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Welcome to Clash of Steel!

Featured battle : Pyramids [Embaleh]

Part of The French Revolutionary and Napoleonic Wars

Date : 21 July 1798

The Egyptians were in a strong defensive formation with the town of Embaleh bristling with heavy guns. The only reliable troops were the 6,000 Mameluke horsemen, fierce individual fighters each with a small group of retainers. The remaining infantry were mostly Egyptians stiffened with a few Turks and about 20,000 Arab levies. The French army, mostly experienced troops from the Italian campaign, advanced in echeloned division squares. The Mameluke horsemen simply broke against the discipline ranks, this demoralized the Egyptian infantry and defeat became a rout.

Featured image :

Fleet support vessels, RFA Sir Galahad, Sir Bedivere and Sir Tristram

Fleet support vessels, RFA Sir Galahad, Sir Bedivere and Sir Tristram

Round Table class Landing Ship Logistics and Falklands War veterans. In June 1982, the Sir Tristram and Sir Galahad were damaged off Fitzroy, with the loss of 48 Welsh Guards and crew on Galahad. Sir Tristram was towed back to the UK and refitted, Sir Galahad was sunk as a war grave (this picture is the replacement from 1988). Sir Bedivere was lightly damaged in San Carlos Water by a bomb dropped from an Argentine Skyhawk, but returned home in November 1982 carrying the bodies of many of those service personnel who'd fallen in the conflict.

Gallery updated : 2022-04-04 08:33:43

Featured review :

Securing the Narrow |Seas. The Dover Patrol 1914-1918

Steve R. Dunn
There is quite a story about efforts in World War One to control that narrow strip of sea which separates Britain from the continent. If not the whole story this book gives a very good impression of covering most of it. From the lowest ranks with 'ordinary men doing extraordinary things' to the damaging petty jealousies and rivalries at the top of the Admiralty. It covers the failures in understanding that sea warfare was changing, failure in ships not really designed to fulfill the tasks asked of them. It illuminates the superhuman efforts and devotion to duty shown by the middle and lower ranks when they were asked to compensate for strategic inadequacies. The ships ranged from drifters taken in from the fishing fleet to monitors fitted with 15 inch guns. The tasks ranged from patrolling the anti-submarine boom, to bombarding enemy troops in Flanders, to the attacks on Zeebrugge and Ostend. Personal stories abound as in the sinking of H M S Sanda taking with it the oldest serving officer at sixty-seven and a signal boy of fifteen. In another incident on the death of a sailor he was found to have two wives, a problem for the pay-office!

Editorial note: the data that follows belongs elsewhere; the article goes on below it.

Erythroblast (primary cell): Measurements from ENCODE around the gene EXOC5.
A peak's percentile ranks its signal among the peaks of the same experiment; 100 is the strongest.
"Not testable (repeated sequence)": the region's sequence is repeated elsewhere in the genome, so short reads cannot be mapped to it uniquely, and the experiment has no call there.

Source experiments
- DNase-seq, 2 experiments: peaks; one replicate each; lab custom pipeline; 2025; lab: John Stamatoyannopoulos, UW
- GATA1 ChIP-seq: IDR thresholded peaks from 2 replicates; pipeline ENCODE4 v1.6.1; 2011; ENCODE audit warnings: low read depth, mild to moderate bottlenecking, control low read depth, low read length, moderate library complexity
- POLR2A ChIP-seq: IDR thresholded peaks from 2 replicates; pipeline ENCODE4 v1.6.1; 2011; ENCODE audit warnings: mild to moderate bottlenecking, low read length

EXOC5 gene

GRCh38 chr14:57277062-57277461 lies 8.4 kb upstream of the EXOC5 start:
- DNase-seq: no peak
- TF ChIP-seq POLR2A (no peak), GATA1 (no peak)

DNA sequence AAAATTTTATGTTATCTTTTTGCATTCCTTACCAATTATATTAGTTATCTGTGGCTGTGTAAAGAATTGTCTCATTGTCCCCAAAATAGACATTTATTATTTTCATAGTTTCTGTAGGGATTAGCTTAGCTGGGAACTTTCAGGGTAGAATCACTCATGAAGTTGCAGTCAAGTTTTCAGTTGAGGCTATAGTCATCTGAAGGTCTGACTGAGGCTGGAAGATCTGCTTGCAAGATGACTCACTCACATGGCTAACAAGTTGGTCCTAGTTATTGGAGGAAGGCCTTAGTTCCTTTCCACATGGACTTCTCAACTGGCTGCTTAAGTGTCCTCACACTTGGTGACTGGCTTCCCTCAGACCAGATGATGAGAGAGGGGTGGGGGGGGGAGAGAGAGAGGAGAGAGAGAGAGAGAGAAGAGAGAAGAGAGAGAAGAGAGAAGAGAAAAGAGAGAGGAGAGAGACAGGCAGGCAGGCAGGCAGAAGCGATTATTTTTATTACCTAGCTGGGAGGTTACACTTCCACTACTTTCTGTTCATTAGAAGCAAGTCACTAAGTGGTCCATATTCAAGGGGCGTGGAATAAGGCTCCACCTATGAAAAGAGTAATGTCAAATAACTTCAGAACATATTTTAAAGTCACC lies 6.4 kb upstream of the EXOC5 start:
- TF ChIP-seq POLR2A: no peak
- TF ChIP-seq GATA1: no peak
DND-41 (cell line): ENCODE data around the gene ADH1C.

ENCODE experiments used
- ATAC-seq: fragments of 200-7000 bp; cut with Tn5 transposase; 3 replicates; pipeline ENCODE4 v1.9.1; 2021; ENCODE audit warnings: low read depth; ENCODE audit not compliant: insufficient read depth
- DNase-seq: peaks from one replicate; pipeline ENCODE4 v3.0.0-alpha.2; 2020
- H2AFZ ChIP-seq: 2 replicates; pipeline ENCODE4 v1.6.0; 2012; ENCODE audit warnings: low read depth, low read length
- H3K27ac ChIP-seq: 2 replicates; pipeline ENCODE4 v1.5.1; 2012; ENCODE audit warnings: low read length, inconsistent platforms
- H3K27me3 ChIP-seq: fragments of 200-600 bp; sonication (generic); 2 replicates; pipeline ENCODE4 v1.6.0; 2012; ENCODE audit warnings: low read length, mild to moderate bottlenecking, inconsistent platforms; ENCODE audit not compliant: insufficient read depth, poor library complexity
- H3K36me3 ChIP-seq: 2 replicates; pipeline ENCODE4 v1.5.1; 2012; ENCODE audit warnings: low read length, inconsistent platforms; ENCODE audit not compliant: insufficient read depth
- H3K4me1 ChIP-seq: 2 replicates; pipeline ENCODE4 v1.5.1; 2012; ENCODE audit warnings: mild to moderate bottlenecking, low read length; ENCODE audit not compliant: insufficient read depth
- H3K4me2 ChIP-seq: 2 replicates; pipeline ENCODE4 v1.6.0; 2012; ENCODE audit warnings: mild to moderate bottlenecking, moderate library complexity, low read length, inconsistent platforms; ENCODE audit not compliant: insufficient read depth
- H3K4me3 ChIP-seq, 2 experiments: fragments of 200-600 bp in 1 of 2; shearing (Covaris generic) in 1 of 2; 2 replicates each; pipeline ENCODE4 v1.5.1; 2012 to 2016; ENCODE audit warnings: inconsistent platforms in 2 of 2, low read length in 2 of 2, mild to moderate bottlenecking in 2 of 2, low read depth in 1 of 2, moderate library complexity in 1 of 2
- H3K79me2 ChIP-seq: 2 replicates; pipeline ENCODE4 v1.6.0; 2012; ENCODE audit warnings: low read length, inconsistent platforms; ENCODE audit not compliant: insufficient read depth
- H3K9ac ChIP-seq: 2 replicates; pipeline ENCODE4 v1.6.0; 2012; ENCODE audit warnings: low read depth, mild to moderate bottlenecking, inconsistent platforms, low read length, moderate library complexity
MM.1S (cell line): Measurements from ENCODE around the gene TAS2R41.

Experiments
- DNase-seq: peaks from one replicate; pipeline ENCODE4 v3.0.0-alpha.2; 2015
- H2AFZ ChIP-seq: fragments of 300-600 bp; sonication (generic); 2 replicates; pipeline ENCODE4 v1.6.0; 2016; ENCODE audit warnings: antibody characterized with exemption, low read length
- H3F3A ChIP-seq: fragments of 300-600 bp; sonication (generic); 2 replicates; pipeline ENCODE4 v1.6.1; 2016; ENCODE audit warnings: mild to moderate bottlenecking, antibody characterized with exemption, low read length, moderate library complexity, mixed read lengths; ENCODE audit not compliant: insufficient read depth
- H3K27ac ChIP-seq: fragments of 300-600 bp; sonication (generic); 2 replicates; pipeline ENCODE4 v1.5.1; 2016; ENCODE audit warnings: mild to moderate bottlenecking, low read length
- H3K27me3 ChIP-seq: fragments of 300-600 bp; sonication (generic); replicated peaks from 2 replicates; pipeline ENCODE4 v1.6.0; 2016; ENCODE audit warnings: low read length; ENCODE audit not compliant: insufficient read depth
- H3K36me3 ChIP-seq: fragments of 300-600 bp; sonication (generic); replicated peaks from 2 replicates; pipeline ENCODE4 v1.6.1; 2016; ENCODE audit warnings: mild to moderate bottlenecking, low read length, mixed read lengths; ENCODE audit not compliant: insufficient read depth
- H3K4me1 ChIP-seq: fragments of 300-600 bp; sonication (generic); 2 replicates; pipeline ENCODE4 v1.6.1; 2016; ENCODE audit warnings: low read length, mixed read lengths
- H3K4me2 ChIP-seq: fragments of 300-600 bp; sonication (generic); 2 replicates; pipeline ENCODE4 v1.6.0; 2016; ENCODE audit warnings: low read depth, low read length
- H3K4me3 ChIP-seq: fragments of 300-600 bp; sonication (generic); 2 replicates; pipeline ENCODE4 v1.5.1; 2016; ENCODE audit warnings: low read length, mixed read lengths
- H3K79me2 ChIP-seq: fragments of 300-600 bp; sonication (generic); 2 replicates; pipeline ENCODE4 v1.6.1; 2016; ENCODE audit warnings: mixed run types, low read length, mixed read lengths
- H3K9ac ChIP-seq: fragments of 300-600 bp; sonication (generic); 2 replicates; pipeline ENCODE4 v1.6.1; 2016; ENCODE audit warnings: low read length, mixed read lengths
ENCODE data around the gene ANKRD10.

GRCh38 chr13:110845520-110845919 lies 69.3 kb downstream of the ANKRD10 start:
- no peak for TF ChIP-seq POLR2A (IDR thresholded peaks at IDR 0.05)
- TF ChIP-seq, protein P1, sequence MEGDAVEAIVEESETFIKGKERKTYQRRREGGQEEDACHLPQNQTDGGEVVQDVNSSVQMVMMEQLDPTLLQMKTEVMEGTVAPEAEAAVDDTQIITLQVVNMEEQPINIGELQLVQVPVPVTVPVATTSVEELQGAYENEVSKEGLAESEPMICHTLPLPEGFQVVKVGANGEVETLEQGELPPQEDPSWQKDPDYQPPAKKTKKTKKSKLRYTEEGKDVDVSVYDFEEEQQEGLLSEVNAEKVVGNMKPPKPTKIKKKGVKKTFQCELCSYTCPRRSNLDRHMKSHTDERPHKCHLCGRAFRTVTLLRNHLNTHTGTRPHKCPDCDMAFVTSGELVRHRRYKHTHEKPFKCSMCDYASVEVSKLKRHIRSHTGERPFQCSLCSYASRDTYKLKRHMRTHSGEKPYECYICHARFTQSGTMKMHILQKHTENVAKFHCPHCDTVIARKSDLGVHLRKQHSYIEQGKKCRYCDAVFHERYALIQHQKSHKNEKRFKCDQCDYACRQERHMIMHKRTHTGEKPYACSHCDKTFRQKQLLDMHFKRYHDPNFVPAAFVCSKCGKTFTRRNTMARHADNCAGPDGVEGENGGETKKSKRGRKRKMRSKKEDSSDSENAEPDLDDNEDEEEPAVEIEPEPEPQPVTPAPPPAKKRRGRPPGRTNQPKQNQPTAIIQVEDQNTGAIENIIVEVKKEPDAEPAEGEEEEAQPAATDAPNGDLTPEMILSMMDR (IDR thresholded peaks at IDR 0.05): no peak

The book is well written, thoroughly researched, well illustrated. While reading this book I occasional put it down because I was enjoying it so much I didn't want it end. It really is that good.
Seaforth Publishing. Pen and Sword Books Ltd., 2017

Reviewed : 2017-04-25 18:46:40